Neil Pickus, 131 YinD
Peace Corps service calls upon volunteers not only to serve their communities abroad, but to create an atmosphere that allows for personal growth and cultural understanding.
In many ways, personal growth is the most challenging part of service.
Not because of expected challenges, but because of unexpected challenges both at site and back home.
Since moving to Thailand just over three months ago, I have unfortunately been told of the passing of two very influential people in my life back in the states.
The reality of our friends and families facing the passing of a loved one is as inescapable as eating copious amounts of white rice in Thailand.
Yet, Peace Corps volunteers (PCVs) are introduced to the unique challenge of grieving for someone while on the other side of the world in a culture that largely deals with death in a different manner unaccustomed to most volunteers.
I have struggled with finding the appropriate time and place to inform my Thai co-workers and Thai family about the untimely passing of these individuals because of the language barrier and unknowns relative to how this type of information could affect people around me.
Particularly during the intentional relationship building (IRB) phase of service within the first six weeks at site, every interaction can have a lasting impact on what the next two years will look like.
In a high context culture, sometimes there is no place for outward projections of emotion for fear of putting a host country national in an uncomfortable, unwanted situation.
These uncomfortable and unwanted situations can affect one’s relationship with Thai people for the remainder of service.
Another challenge facing PCVs is needing to adjust to a completely new and unknown professional and personal support system.
PCVs go through this change in support systems multiple times during their first three months during pre-service training (PST) and moving to site.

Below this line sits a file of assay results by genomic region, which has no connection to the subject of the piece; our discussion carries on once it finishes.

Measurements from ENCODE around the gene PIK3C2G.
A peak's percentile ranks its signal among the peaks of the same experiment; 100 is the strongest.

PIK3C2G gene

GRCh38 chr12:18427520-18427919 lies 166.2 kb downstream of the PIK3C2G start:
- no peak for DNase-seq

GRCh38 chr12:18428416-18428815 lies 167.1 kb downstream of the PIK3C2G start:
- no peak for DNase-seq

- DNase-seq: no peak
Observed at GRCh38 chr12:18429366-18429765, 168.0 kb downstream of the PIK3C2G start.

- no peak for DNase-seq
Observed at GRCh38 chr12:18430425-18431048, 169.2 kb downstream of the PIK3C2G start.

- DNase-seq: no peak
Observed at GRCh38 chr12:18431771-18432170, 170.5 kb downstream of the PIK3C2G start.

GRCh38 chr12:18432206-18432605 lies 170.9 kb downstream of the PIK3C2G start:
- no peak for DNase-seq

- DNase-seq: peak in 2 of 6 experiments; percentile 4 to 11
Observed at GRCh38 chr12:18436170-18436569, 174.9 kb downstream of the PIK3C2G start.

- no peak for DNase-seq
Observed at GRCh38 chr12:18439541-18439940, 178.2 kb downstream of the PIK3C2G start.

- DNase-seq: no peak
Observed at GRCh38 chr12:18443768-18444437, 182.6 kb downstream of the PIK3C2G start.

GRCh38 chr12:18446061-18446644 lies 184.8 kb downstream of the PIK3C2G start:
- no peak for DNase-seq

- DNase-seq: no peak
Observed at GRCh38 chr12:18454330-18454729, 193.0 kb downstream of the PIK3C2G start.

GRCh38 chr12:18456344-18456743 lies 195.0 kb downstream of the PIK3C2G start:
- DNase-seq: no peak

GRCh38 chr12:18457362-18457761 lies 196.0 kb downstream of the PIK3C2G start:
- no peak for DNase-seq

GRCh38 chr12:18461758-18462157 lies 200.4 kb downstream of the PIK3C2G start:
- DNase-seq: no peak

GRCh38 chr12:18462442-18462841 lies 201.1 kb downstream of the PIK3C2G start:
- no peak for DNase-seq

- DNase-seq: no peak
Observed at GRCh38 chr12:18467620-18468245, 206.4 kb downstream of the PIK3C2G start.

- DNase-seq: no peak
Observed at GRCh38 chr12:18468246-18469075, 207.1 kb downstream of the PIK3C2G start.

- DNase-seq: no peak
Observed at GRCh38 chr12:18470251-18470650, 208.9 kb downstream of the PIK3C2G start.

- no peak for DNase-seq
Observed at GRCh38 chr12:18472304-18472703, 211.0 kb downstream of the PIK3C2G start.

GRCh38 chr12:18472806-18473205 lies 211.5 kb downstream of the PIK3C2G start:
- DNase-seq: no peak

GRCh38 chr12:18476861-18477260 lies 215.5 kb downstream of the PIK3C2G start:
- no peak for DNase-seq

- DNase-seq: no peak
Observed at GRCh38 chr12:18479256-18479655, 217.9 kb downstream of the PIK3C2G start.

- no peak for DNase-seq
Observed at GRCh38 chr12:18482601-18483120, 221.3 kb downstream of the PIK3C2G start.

Something that PCVs ten years ago could not do, we do not take for granted the immediate access we have to our loved ones through the phone.
Those close to us back home offer whatever support they can while an entire world away and overcoming obstacles, such as communicating with a time difference and understanding the lens and language of a PCV.
How does one grapple with needing to process and reconcile loss back home while trying to carve their niche in a very foreign place and atmosphere?
Answering these questions and rising to the challenge are all part of what makes Peace Corps service so impactful on PCVs as well as the communities we are serving.
PCVs are forced to grapple with the reality that we may not be present during some pivotal moments back home, all while scrambling to create new friendships and support systems within our Thai communities to help us reconcile and cope with this new reality.
The process of finding (and providing) support at site is the definition of the integration period of service, but is an ongoing process through the two years of service and beyond.
As I discussed the passing of my friend with my Thai counterpart, which I had delayed doing for a few days out of pure anxiety and grief, I found that he immediately offered his condolences.
He wanted to provide me the kind of support I have grown accustomed to in the U.S. and was curious about what Americans say (in English) to each other when they receive such tragic news.
We had a discussion about the cultural differences surrounding death and funerals.
On the surface, this moment was an attempt for me to externally process my grief.
Under the surface, however, we were both showing vulnerability and needed the other’s understanding and support to get through it together.
This moment of cultural and emotional exchange did not stay sia jai (sad), because in classic Thai fashion, we began talking about what we were going to eat next and how everyone in my Tessaban (municipality) still thinks that it is hilarious that I ride my bicycle to work every day.
My counterpart was not discounting my emotions, but rather, he was doing his part in trying to comfort me in his own way.
Perhaps, his tactics are not my preferred methodology at the moment, but as we learn and grow together, we are finding where we can meet in the middle to accomplish the goal at hand.
This meeting in the middle will be revisited frequently as we navigate through working together for the rest of my service.
Unfortunately, this will not be the last time that something changes in the lives of our loved ones during service.
As we navigate IRB and integration into the community, leaning on our new friends/families at site is something that will help bridge the culture gap and ensure a professionally and personally successful two years of service.
There will be bumps along the road, confusion at every step, and at times, an overwhelming sensation of isolation, but these moments are fleeting and overshadowed by the strong culture of Thai people and their willingness to help in their own special way – usually with food, karaoke, and a lot of smiles and laughter.